I knew an old pastor who preached with fire and excitement. He said he remembered as a young man preaching in the pulpit of an older, tired pastor. The pastor clapped his hand after the sermon and said with a hint of nostalgia, "I wish I still had that enthusiasm and fire." That day, the young pastor perceived what Seneca tells us; he resolved to never be forced into such an admission/submission.

You are a Christian. You are a pastor. Whoever you are, live as a real man. Be faithful and do not bury your virtue when it is most needed. Someday, perhaps, as an old man you yourself will be able to say with humility and without shame: "I have truly lived." Live every day until you die.


To the angel of the church in Smyrna write:
"These are the words of him who is the First and the Last, who died and came to life again. I know your afflictions and your poverty—yet you are rich! I know the slander of those who say they are Jews and are not, but are a synagogue of Satan. Do not be afraid of what you are about to suffer. I tell you, the devil will put some of you in prison to test you, and you will suffer persecution for ten days. Be faithful, even to the point of death, and I will give you the crown of life. He who has an ear, let him hear what the Spirit says to the churches. He who overcomes will not be hurt at all by the second death."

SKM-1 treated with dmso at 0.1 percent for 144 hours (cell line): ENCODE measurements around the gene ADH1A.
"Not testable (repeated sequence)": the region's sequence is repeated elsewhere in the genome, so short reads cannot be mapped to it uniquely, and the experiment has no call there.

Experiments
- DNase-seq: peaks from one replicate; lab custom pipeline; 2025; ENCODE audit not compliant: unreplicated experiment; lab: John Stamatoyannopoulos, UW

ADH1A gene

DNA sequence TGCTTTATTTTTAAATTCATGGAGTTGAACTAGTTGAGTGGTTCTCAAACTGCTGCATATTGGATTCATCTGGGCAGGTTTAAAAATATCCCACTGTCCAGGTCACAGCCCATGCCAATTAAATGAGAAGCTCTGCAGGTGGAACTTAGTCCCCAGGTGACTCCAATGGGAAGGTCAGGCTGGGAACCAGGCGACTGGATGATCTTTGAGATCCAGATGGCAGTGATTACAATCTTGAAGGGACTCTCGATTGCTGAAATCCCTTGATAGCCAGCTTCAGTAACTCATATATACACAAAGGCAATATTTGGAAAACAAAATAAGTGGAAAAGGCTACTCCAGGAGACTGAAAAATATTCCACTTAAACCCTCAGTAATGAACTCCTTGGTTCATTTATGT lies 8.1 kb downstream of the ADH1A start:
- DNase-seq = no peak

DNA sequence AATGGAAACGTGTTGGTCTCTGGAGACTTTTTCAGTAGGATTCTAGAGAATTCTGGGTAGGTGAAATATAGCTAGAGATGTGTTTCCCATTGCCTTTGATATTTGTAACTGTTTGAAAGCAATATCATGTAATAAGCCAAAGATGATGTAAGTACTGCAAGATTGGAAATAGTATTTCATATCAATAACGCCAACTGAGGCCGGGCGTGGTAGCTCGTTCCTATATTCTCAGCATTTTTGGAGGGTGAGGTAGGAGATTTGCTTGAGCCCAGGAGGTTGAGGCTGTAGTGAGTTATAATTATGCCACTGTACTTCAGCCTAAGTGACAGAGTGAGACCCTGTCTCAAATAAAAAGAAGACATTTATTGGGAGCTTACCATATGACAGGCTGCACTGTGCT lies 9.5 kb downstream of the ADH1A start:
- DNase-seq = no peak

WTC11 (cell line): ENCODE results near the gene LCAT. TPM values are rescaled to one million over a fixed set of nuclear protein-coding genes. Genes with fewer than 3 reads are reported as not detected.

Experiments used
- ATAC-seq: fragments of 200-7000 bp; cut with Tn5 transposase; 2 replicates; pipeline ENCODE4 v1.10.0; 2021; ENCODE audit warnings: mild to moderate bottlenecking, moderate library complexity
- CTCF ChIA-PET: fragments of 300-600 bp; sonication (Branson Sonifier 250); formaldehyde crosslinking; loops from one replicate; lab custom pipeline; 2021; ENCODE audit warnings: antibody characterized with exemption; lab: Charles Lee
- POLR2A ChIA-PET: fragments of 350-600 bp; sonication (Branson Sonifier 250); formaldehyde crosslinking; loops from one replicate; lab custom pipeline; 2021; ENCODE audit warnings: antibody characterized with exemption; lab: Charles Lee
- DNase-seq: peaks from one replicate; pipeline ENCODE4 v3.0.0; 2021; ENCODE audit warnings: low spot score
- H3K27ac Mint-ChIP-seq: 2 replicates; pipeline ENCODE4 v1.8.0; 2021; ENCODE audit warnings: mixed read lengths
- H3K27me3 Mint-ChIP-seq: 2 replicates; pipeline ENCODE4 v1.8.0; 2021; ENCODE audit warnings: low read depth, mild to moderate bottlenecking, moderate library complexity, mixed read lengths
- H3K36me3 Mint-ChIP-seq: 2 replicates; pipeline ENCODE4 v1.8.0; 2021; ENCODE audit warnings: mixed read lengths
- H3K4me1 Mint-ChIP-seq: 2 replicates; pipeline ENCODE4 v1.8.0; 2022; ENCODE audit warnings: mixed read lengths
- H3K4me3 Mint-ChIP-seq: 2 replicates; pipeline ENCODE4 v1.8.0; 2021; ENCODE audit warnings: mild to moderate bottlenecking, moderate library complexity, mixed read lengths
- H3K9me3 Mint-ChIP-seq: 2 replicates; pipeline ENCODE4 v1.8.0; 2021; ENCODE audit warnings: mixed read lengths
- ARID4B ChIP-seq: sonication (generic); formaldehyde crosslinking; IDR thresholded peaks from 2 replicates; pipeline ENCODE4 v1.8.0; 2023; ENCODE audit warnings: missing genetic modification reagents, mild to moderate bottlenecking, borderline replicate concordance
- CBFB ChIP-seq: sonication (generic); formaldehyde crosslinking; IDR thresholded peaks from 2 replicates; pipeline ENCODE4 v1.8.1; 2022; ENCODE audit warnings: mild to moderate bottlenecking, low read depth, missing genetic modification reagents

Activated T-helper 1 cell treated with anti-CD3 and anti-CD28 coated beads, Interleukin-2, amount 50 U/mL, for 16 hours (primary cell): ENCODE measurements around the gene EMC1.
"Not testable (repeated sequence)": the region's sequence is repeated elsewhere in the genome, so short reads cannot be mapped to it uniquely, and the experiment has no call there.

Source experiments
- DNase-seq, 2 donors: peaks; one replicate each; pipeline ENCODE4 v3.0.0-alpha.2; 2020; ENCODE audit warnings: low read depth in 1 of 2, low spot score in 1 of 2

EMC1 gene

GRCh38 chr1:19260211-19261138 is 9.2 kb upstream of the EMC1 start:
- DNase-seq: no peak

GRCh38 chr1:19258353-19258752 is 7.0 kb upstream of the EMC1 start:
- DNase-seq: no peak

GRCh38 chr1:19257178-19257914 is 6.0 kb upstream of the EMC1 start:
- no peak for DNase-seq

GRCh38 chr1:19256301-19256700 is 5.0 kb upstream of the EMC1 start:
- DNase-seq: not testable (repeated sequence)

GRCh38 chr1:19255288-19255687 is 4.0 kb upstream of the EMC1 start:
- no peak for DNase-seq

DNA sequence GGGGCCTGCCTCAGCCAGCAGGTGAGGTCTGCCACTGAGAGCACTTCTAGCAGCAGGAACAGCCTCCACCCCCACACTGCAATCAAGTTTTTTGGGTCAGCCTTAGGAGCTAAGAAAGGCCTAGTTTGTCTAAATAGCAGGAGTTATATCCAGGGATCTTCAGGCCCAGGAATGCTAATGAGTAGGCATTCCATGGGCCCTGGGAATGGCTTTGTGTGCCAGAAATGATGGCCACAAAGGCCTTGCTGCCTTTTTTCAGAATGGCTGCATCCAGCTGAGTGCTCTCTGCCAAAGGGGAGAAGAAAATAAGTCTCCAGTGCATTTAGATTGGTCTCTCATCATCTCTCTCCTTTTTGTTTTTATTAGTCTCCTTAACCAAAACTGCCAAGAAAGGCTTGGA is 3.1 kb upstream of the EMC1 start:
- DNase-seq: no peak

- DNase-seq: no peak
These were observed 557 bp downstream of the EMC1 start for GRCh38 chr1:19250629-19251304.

-The Apocalypse (2:8-11, ESV)

Seneca's writings are available from Harvard University Press' Loeb Classical Library:

Thursday, February 16, 2006


Non quicquid nos offendit, et laedit. Sed ad rabiem nos cogunt pervenire deliciae, ut quicquid non ex voluntate respondit, iram evocet.

"Not everything that offends us injures us; but we are driven to raving by our whims of pleasure, so that whatever does not respond as we will evokes our anger."

-Seneca's Moral Epistle XLVII

The most pervasive and dangerous anger is also the most childish and full of pride. St. Benedict of Nursia alluded to the reality that all anger is rooted in sinful pride in his Rule, teaching that humility is the proper poultice for rage. Seneca also points to this truth.